can’t see the forest

UK and Pakistan Forge Terror Pact

That is this morning’s headline on BBC News Online, and the headline itself delights me for a couple of reasons.

First, because the verb forge makes it sound as if Blair and Musharraf are dwarf-kings hammering away on golden tablets in a great regal smithery Under the Mountain.

Second, because I don’t like to e-open up an e-journal to find in large bold print the words ‘terror pact.’ Maybe it’s just me.

The UK and Pakistan have agreed to strengthen their ties to fight terrorism following talks between the countries’ two leaders in Lahore.

Prime Minister Tony Blair and President Pervez Musharraf agreed that restoring order to Afghanistan was crucial.

Mr Blair said defeating terrorism would take a long time but praised Pakistan’s co-operation. The president said his country was doing all it could to help.

Both leaders said that they found consensus on all major issues.

‘Highest point’

At a news conference Mr Blair also announced the UK would double its aid to Pakistan to pay for the reform of the Islamic schools – accused by some of encouraging extremism.

Describing the weekend’s talks as “immensely constructive”, Mr Blair said: “I would like to pay tribute to his courage and his leadership in taking Pakistan on this journey of change and modernisation, but also in so doing, symbolising I think the future for Muslim countries the world over.”

Well, first things first, let’s discuss the idea of Islamic school reform. Reform, when it is used by strong Western governments, is usually a bit of a euphemism. It means, roughly, we’re going to change things from the way they are to the way we’d like them to be. It doesn’t just mean we’re going to make things better, not least because: how subjective can you get? Reform is, as it has always been, one of most semantically shady words in common use.

If Pakistani schoolbooks need help in becoming less conducive to extremism, we’d better first scour them for poetry like this little jewel of an acrostic, found in a classroom text (and, thankfully, reformed away) in 2005:GEORGEWBUSH - Pakistani classroom text

I wish that were a joke. Of course, it is sort of a joke, since this little masterpiece (with several grammatical errors contained therein) is an example of exactly the kind of unabashedly demented pro-Western reform the US and now the UK are seeking in Pakistani education. It is an example of a philosophy called “enlightened moderation,” which the United States government paid to have disseminated in Pakistani schools. This example was removed not because the US or the National Book Foundation of Pakistan found it inappropriate, but because it was so brazenly, comically absurd as to embarrass the Musharraf regime, already under fire from many of its own people for residing in the pockets of Capitol Hill, Washington, District of Columbia.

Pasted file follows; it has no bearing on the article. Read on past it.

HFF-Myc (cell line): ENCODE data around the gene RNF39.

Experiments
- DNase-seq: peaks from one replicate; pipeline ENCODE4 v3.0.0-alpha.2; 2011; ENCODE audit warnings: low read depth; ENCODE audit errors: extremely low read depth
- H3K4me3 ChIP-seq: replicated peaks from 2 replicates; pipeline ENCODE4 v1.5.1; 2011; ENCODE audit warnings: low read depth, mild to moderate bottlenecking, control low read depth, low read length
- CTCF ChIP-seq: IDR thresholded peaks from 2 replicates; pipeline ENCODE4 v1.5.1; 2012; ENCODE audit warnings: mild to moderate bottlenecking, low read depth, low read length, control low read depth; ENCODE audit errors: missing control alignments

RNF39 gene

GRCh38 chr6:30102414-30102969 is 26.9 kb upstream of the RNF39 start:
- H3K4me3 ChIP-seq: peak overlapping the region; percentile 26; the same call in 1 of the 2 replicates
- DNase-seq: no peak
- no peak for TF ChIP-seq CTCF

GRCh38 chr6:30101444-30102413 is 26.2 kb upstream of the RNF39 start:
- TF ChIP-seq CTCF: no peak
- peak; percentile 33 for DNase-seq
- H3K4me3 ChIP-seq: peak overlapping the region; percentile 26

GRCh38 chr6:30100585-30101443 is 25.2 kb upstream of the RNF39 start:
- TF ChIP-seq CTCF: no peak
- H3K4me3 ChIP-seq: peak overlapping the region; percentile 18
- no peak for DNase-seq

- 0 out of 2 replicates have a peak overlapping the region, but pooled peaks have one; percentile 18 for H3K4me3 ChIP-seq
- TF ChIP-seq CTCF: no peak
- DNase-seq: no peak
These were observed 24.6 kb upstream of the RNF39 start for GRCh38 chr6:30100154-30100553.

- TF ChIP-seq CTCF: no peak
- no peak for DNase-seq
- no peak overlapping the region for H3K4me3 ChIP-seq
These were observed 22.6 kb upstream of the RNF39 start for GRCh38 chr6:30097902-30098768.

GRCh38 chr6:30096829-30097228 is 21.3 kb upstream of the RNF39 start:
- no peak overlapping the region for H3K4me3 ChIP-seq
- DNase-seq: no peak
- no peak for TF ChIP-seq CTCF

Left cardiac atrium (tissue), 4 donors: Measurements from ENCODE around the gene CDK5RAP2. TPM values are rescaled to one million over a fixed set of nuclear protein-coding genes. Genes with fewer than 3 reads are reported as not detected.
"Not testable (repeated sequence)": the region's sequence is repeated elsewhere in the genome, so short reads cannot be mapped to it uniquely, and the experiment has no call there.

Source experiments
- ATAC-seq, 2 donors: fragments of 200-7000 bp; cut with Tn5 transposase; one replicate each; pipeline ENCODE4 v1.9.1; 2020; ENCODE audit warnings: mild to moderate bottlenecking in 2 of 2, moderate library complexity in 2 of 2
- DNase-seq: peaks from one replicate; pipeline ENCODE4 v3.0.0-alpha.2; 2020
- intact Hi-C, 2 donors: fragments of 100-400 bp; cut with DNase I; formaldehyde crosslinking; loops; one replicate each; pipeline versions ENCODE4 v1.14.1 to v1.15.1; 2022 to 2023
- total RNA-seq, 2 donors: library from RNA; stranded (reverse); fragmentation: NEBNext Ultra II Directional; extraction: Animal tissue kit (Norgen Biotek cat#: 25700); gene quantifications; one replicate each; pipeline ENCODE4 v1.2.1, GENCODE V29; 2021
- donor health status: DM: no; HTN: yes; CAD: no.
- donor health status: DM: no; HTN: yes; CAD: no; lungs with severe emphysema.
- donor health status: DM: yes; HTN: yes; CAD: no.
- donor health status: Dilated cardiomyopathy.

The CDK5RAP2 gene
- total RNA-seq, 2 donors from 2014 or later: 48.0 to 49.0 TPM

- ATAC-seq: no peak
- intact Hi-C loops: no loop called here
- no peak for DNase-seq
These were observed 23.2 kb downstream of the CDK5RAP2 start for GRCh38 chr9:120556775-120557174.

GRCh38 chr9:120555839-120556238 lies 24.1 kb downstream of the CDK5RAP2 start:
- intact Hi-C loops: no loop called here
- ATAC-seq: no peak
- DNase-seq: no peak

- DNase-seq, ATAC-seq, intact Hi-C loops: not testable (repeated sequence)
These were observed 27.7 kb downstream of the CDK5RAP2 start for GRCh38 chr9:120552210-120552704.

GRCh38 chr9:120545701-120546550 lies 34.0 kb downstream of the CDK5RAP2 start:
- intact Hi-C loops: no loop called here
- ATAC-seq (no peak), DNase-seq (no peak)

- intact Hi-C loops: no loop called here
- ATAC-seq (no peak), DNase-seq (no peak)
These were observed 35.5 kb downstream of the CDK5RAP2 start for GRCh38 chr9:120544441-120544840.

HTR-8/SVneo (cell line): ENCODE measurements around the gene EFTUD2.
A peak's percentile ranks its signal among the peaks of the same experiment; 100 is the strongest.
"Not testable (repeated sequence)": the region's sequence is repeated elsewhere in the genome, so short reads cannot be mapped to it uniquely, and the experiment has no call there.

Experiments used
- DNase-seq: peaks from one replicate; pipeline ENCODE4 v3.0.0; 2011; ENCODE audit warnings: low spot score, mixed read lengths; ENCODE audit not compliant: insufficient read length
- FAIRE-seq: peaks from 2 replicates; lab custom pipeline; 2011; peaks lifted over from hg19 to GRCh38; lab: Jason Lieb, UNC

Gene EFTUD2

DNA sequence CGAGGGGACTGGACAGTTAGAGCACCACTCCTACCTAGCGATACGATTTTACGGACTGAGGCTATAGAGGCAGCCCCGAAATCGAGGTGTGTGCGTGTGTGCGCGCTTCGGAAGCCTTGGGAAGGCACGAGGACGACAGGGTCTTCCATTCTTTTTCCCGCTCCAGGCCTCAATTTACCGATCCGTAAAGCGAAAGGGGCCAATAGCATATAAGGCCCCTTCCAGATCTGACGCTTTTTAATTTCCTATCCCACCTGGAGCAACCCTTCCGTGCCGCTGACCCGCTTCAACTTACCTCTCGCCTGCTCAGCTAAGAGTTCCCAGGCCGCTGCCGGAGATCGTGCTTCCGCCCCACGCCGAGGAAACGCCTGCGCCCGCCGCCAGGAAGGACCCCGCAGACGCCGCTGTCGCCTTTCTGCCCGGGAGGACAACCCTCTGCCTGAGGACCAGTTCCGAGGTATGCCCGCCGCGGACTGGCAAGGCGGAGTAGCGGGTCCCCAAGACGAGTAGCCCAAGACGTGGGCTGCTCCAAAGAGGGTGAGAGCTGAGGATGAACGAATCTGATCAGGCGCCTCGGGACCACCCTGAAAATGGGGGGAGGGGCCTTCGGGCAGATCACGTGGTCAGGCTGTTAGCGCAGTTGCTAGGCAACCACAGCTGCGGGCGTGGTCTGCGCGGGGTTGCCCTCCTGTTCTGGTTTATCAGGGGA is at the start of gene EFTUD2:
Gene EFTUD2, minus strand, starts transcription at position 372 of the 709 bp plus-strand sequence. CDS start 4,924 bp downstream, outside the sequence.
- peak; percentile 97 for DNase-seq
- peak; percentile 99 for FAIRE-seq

That pretty much sums up educational reform—it doesn’t mean increasing opportunities for Pakistan’s schoolchildren to form their own objective opinions about the world around them, whatever else it might entail. It means brainwashing.

Now we can turn to this idea of mutual cooperation in flushing the terrorists out of Afghanistan. The brightest little jewel in the article above reads like this: The president [of Pakistan] said his country was doing all it could to help.

Riiiiiiight. Bin Laden has the run of at least a portion of the Pakistani border with Afghanistan, thanks in no small part to the ISI, Pakistan’s ‘intelligence agency.’ You don’t have to look very far to find quite interesting information on the ISI. For one, it is now common knowledge (particularly outside the US) that the ISI was used by the Carter and Reagan administrations to funnel aid and personnel to al-Qaeda in Afghanistan, you know, back when they were still being good boys and carrying out guerrilla warfare against the Soviets instead of crashing aircraft into US skyscrapers. For another, it has been widely (but not deeply) reported that the Bush administration has been, at various points, made fully aware of continued ISI ties to al-Qaeda.

So Musharraf’s government is doing all it can, then. What could be more clear? Dwarf kings: hammer away!

The burning question, then, seems to be this: why does the White House and its second lapdog at Downing Street (Barney being the First, of course) lavish no-strings gifts of plenty upon the Musharraf regime; why do these leaders continually praise Pakistani leadership as sycophants allies in the ‘War on Terror’ when Musharraf is clearly part of the problem rather than of the solution?